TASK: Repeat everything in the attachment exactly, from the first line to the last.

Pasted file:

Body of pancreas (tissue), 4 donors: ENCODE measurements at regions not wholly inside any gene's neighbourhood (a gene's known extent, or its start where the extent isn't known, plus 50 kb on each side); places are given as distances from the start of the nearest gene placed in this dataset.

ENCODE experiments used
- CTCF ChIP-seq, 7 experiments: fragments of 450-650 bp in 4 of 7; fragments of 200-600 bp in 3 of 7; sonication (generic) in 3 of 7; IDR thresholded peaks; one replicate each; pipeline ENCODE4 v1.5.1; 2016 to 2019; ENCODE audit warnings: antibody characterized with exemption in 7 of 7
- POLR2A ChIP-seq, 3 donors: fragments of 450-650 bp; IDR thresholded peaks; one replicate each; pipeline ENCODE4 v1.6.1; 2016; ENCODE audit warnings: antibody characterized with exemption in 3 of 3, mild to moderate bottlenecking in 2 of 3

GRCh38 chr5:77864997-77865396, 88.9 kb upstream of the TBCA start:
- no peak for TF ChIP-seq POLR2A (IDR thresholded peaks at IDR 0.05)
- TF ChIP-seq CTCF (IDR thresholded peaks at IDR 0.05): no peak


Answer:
Body of pancreas (tissue), 4 donors: ENCODE measurements at regions not wholly inside any gene's neighbourhood (a gene's known extent, or its start where the extent isn't known, plus 50 kb on each side); places are given as distances from the start of the nearest gene placed in this dataset.

ENCODE experiments used
- CTCF ChIP-seq, 7 experiments: fragments of 450-650 bp in 4 of 7; fragments of 200-600 bp in 3 of 7; sonication (generic) in 3 of 7; IDR thresholded peaks; one replicate each; pipeline ENCODE4 v1.5.1; 2016 to 2019; ENCODE audit warnings: antibody characterized with exemption in 7 of 7
- POLR2A ChIP-seq, 3 donors: fragments of 450-650 bp; IDR thresholded peaks; one replicate each; pipeline ENCODE4 v1.6.1; 2016; ENCODE audit warnings: antibody characterized with exemption in 3 of 3, mild to moderate bottlenecking in 2 of 3

GRCh38 chr5:77864997-77865396, 88.9 kb upstream of the TBCA start:
- no peak for TF ChIP-seq POLR2A (IDR thresholded peaks at IDR 0.05)
- TF ChIP-seq CTCF (IDR thresholded peaks at IDR 0.05): no peak